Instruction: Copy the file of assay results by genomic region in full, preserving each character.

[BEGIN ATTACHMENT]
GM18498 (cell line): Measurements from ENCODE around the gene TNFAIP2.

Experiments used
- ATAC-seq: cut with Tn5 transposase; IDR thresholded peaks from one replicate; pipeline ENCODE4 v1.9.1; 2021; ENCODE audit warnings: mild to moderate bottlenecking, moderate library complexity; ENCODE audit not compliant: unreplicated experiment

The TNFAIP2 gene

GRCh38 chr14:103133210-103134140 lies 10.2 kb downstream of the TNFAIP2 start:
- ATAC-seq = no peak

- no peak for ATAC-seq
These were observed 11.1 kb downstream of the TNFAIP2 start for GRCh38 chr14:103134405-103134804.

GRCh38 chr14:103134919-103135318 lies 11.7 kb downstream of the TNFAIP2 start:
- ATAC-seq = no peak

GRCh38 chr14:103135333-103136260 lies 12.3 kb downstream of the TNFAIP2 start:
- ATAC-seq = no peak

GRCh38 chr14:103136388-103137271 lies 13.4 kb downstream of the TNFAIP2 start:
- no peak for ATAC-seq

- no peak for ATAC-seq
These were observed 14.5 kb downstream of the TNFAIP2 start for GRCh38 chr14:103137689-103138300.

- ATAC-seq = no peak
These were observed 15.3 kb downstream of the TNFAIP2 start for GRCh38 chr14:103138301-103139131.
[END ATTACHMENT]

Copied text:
GM18498 (cell line): Measurements from ENCODE around the gene TNFAIP2.

Experiments used
- ATAC-seq: cut with Tn5 transposase; IDR thresholded peaks from one replicate; pipeline ENCODE4 v1.9.1; 2021; ENCODE audit warnings: mild to moderate bottlenecking, moderate library complexity; ENCODE audit not compliant: unreplicated experiment

The TNFAIP2 gene

GRCh38 chr14:103133210-103134140 lies 10.2 kb downstream of the TNFAIP2 start:
- ATAC-seq = no peak

- no peak for ATAC-seq
These were observed 11.1 kb downstream of the TNFAIP2 start for GRCh38 chr14:103134405-103134804.

GRCh38 chr14:103134919-103135318 lies 11.7 kb downstream of the TNFAIP2 start:
- ATAC-seq = no peak

GRCh38 chr14:103135333-103136260 lies 12.3 kb downstream of the TNFAIP2 start:
- ATAC-seq = no peak

GRCh38 chr14:103136388-103137271 lies 13.4 kb downstream of the TNFAIP2 start:
- no peak for ATAC-seq

- no peak for ATAC-seq
These were observed 14.5 kb downstream of the TNFAIP2 start for GRCh38 chr14:103137689-103138300.

- ATAC-seq = no peak
These were observed 15.3 kb downstream of the TNFAIP2 start for GRCh38 chr14:103138301-103139131.